The Anti-Economist — From the February 2014 issue

Change in the Air

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When Bill de Blasio won the New York City mayoral election with 73 percent of the vote, I couldn’t help but wonder whether it was the start of something big. For more than two decades it has been taken as an article of faith that New York City voters prefer social liberals who will nonetheless protect the interests of wealthy Manhattanites. But throughout the campaign, de Blasio focused relentlessly on the city’s problems with economic inequality. He proposed raising taxes on high earners to pay for universal pre-K education. He promised to force luxury real estate developers to build affordable housing. He called for an immediate end to the NYPD’s “stop-and-frisk” policy. And he won in a landslide, with the largest margin of victory of any non-incumbent in the city’s history.*

* Election Day in New York was also a victory for the left-wing Working Families Party, which helped elect many of the twenty new Democrats on the city council.

Voters in New York rejected the supreme pragmatism of Mayor Michael Bloomberg — and his insensitivity to how most people live. Manhattan, much of Brooklyn, and, increasingly, sections of Queens are now places for the relatively rich, and to Bloomberg that is good news. On his way out of office, he made the remarkable statement that the more Russian billionaires moved to New York the better, because they provide the tax base necessary for city services. But property taxes, not income taxes, are the main revenue generator in New York. Sales-tax revenue is also critical. Far better to have more jobs — allowing more people to buy homes and spend on goods and services — than to attract a handful of new billionaires, who spend proportionally less of their income than do the middle-class, and who are less likely to spend it locally.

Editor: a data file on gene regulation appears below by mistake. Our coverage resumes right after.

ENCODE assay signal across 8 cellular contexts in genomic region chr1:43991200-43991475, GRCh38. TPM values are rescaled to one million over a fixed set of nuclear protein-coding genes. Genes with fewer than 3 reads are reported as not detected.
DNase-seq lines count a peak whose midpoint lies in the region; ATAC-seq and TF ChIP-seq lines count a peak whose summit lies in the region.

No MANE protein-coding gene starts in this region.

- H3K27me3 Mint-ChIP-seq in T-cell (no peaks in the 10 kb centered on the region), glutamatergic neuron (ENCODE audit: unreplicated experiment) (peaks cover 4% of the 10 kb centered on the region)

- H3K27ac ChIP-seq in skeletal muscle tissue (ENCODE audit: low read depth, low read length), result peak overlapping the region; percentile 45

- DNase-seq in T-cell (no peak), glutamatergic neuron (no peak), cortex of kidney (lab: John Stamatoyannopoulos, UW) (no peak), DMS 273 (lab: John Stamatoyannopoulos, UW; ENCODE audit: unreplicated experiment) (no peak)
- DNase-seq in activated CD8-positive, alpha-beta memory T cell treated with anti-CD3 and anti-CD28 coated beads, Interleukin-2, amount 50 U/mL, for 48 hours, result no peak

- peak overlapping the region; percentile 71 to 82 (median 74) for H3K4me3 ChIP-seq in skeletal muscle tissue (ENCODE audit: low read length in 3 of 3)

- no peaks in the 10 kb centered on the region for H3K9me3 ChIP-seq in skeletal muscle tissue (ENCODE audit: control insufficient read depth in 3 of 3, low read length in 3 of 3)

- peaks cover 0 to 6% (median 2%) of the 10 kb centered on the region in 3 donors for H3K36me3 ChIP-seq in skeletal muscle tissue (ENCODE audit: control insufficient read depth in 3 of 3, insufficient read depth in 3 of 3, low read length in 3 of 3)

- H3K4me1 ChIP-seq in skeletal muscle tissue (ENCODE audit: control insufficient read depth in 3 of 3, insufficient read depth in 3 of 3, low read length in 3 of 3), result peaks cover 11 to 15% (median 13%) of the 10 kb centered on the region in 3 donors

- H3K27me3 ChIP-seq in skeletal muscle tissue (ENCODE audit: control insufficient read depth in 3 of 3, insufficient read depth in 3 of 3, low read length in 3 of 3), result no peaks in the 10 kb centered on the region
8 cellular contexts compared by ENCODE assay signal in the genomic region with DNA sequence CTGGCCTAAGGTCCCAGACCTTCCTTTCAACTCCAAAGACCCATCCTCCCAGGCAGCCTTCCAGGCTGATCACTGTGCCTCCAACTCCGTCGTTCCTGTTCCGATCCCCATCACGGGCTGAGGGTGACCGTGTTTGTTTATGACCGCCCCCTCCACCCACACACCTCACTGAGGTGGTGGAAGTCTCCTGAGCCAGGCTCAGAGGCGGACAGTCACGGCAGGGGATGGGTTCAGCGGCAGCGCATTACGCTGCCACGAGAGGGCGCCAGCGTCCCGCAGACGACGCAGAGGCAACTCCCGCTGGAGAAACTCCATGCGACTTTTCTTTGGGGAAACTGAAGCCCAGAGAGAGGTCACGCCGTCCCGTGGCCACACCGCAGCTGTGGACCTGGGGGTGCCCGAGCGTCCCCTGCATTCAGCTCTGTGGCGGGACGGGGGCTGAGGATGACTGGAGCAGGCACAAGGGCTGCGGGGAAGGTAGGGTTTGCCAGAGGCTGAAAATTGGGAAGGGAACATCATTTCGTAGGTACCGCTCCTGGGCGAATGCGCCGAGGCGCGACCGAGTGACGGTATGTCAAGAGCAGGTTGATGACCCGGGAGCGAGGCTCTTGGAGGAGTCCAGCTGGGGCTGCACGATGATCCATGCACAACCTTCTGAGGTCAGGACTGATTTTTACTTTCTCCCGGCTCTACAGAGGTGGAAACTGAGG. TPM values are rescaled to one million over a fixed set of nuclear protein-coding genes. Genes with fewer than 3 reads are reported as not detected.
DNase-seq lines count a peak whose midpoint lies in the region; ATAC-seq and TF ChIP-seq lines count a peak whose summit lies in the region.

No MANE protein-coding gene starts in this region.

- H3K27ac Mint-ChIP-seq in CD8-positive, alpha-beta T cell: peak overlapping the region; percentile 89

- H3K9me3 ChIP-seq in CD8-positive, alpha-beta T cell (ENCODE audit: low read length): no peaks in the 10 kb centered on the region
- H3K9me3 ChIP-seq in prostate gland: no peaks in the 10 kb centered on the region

In the Democratic mayoral primary, voters were presented with a continuation of Bloomberg’s billionaire-friendly policies in the form of city-council speaker and Bloomberg heir apparent Christine Quinn, whose nomination was widely seen as inevitable. Instead they chose de Blasio’s unapologetic progressivism. They were presented with a similar choice in the general election, where de Blasio faced a former Rudy Giuliani deputy, Joseph J. Lhota, with strong ties to Wall Street. This time they chose de Blasio by the record margin mentioned above.

As it happens, the common assumption about the New York City electorate — that it’s allergic to Republican positions on race and gender and sexuality but basically conservative on fiscal matters — has come to be assumed for the United States as a whole. If Bill de Blasio’s success challenges this view of New Yorkers, perhaps it has larger implications for progressives around the country. Election Day seemed to bear this out. In Seattle, an avowed socialist won a city-council seat. There were also liberal victories in Minneapolis and Boston. At the state level, the past year saw significant progressive legislative victories, especially with respect to wages. Five states raised the minimum wage in 2013, with California leading the way. By 2016, California — the eighth-largest economy in the world — will have a minimum wage of $10.00 an hour. In last year’s State of the Union address, President Obama proposed raising the federal minimum wage from $7.25 to $9.00. By the end of the year, he was on board with a congressional proposal to raise it to $10.10.

All of this has been read as a sudden shift in America’s political winds. But it could simply be that candidates for office, including most Democrats, have for decades been ignoring Americans’ real needs and economic fears. And now a few are at last speaking out. The U.S. economy has been failing the American people since the late 1970s. What has taken so long?

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